How this plan takes into account the capture of seven provincial capitals across the country remains unclear. As of Tuesday, the Afghan security forces had not yet carried out any serious operation to retake the seized capitals.

The only stopgap measure Afghan military leaders seemed to rely on in recent months – shifting better-trained commando forces from one vulnerable position to another to thwart the advancing insurgents – has been exhausted. There are simply not enough of these troops to stop the Taliban from taking the provincial capitals.

The seizure of Zaranj in Nimruz province on the Afghan-Iranian border on Friday highlighted this.

The 215th Corps of the Afghan National Army is responsible for security in Zaranj and Lashkar Gah, the capital of neighboring Helmand province, which had also been under siege for several days last week. Leaders of the 215th Corps ultimately focused on defending Lashkar Gah, leaving Zaranj open to the Taliban, who saw little resistance when they entered the city.

Zabihullah Mujahid, a spokesman for the Taliban, said the push to take provincial capitals was in response to an announcement earlier this month by Afghan President Ashraf Ghani of his war strategy that included defending the cities. Another Taliban official said the offensive against urban areas, which killed and injured thousands of civilians, was a response to US airstrikes.

But whatever the reason, it was already clear months ago that the Taliban, confident of victory in battle, had virtually moved away from peace negotiations with the Afghan government.

Although peace talks have stalled for several months, Afghan officials met with Taliban officials this week in Doha, Qatar, to try to revive negotiations.

Abdullah Abdullah, chairman of the Afghan High Council for National Reconciliation, said the Taliban was ready to speed up peace talks, but continued to refuse to discuss any kind of political settlement. Instead, they continued to demand the release of Taliban prisoners, which the Afghan government had rejected.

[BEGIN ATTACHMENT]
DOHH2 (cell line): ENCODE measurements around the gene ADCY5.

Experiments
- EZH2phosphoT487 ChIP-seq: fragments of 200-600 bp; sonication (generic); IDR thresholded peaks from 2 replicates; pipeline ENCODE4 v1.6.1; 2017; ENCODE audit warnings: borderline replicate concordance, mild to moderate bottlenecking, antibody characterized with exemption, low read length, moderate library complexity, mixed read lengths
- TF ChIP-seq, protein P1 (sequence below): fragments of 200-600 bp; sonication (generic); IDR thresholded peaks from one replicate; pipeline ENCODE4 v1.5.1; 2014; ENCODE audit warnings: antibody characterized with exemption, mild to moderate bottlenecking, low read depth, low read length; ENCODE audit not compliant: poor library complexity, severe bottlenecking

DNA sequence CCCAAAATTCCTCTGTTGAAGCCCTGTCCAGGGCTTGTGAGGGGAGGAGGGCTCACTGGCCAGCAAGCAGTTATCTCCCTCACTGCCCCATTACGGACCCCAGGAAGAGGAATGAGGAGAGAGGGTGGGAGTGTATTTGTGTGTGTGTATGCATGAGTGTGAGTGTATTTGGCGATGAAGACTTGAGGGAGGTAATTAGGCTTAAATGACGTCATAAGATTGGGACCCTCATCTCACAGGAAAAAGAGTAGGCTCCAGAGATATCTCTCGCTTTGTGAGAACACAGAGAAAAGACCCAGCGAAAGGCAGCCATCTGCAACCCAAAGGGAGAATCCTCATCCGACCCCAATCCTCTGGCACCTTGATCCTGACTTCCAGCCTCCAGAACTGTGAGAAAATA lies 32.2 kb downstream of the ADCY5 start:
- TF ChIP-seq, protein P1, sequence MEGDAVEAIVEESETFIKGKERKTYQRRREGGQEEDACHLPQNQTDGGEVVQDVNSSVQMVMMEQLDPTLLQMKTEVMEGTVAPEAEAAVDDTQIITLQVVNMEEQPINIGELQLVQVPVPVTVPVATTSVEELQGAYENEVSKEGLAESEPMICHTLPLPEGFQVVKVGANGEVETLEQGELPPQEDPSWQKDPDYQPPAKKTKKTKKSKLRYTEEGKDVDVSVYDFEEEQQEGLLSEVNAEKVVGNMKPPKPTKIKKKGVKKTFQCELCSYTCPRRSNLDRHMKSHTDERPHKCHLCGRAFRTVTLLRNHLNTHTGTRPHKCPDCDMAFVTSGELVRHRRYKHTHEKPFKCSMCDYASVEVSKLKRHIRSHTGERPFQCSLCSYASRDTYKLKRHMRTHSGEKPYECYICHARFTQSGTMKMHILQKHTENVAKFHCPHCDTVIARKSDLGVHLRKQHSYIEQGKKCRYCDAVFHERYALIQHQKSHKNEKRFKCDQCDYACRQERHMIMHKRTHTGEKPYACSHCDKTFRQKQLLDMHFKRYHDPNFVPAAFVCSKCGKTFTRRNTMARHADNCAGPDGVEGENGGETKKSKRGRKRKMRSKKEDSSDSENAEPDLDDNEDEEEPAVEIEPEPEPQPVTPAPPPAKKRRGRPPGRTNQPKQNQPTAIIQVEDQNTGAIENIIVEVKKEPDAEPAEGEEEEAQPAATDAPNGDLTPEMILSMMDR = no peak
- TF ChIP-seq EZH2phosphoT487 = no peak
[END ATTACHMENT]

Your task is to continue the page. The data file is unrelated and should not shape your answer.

Farah province lies on the main road that leads to the western town of Herat, where Taliban fighters have also besieged. The province also shares a border with Iran; the main border post was seized by the Taliban last month.

Taking Farah and other towns in the region would allow the group to route insurgent fighters to Herat or elsewhere to reinforce other positions, while limiting the ability of Afghan security forces to move to planes, which are rare. due to a lack of maintenance resources. and exhausted pilots.

The same can be said for Pul-i-Khumri. With the city under Taliban control, as well as the north-south highway running through it, the insurgents are dangerously close to completely isolating the north of the country.

Despite the Taliban’s rapid shift from attacks on rural areas to assaults on cities, US air support has been silenced. The United States provided air support to Afghan security forces in only two southern cities.

Barring intervention from the White House or the Pentagon, such support is expected to end by August 31, when US forces complete their withdrawal.

Taimoor Shah reported from Kandahar and Thomas Gibbons-Neff and Najim Rahim from Kabul, Afghanistan. Fahim Abed contributed reporting from Kabul.